2) Production Values: The production values for this game are simply astounding. The track locations, including the Bernese Alps and the Amalfi Coast in Italy look beautiful and realistic. The effects (such as the sunset and the smoke) all look great. But Turn 10 Studios not only made improvement in the visuals (which are the most noticeable) but also in the sound track. Every thing ranging from engine noise to the sound of the tires is impressive. Remarkably all of these sounds seem to change as you make adjustments to your car. Damage to the car is more realistic and specific than it was in the predecessor game, Forza 3. Forza 4 shows dents to many different parts of the car (bumpers, sides, etc.) depending on where you hit them.

3) Game Play: Game play is fun and easy on Forza Motorsport 4. Players receive credits after each race according to their performance and can use these credits to purchase new vehicles or to enhance the cars they already have accumulated. Players also receive affinity points for specific car manufacturers. Thus after your reach different levels with specific brands you can receive part discounts and other benefits if you continue to drive with the same brand. This makes it pretty important to choose your vehicles carefully.

The game has a variety of different levels ranging from easy to professional. As you reach the higher levels it becomes more important to handle turns and other hard points with caution. As you reach the higher levels, you will also be allowed to participate in more different races and compete in different venues. There are also a variety of new Kinect features in this game. Players can steer without a controller by holding out their hands and pretending to have a steering wheel. The device can also monitor your face and shift your view depending where you look. This feature can be tricky to use, however.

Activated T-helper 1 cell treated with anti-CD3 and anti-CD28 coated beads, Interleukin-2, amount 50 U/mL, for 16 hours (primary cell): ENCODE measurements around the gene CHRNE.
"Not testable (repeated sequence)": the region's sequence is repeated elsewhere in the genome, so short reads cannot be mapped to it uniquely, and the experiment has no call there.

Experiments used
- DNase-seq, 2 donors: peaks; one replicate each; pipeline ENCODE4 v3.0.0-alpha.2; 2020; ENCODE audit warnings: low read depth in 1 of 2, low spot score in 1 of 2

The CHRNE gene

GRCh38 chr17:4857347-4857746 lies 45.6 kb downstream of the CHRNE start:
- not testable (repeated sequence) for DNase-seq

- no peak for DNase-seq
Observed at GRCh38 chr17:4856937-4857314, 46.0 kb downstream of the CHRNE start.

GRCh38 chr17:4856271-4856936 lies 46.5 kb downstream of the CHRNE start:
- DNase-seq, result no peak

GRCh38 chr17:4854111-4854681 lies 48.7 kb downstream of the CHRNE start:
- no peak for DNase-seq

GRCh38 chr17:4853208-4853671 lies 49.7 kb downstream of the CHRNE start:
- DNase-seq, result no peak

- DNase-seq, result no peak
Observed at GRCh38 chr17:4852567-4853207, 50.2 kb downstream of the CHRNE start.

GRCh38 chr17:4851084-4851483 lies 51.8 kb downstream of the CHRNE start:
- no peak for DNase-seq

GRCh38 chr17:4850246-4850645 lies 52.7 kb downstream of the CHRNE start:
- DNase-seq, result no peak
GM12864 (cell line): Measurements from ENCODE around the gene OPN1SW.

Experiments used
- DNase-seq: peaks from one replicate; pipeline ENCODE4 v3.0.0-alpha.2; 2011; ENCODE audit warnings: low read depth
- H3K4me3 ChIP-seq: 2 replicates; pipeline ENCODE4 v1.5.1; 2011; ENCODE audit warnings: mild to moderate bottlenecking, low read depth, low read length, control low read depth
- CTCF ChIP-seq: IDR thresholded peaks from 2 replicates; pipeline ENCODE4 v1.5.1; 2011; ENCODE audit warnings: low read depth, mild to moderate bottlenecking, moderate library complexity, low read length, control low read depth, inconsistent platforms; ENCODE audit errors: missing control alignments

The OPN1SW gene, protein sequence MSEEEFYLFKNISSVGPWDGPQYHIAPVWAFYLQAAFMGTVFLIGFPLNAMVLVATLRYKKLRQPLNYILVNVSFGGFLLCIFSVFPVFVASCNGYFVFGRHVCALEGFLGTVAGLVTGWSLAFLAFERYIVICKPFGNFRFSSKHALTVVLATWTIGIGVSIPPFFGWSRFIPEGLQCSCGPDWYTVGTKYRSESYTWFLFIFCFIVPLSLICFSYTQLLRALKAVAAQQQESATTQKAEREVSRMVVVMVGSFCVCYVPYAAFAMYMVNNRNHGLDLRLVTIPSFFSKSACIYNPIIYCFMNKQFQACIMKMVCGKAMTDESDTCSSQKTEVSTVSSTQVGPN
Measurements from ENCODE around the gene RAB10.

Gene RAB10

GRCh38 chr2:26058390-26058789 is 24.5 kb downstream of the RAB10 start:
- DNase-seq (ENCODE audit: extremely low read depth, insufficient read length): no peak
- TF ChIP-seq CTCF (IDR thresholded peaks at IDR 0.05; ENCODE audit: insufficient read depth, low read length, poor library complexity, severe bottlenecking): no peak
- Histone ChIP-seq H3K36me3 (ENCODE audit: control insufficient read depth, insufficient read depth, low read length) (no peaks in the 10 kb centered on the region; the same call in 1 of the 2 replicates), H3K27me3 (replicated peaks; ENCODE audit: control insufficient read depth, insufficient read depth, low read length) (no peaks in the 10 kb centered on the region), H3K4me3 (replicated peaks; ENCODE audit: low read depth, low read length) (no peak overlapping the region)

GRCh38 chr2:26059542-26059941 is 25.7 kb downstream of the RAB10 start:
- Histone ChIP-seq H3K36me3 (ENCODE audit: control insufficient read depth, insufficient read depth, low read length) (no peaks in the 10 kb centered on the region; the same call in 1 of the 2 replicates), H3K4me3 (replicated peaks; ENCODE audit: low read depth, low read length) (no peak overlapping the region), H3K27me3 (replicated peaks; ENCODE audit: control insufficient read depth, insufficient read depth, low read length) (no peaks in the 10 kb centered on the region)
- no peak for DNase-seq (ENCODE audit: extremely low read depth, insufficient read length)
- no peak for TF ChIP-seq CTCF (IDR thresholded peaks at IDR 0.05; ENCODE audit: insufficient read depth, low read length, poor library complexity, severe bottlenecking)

The online feature of this game allows races of up to 16 people. It is possible to compete with other people from around the world and to form racing clubs with the game keeping track of rankings within the club.

On the whole, I would highly recommend this game. If you enjoy driving games this is the best racing simulation experience to date.
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3 of 3 people found the following review helpful
on December 19, 2011
Edition: StandardVerified Purchase
Forza 4 is one of the best examples I've ever seen of a game that literally anyone can play.

If you're someone who's never played a videogame before in your life? You can play it on rails with a Kinect sensor and just have some fun.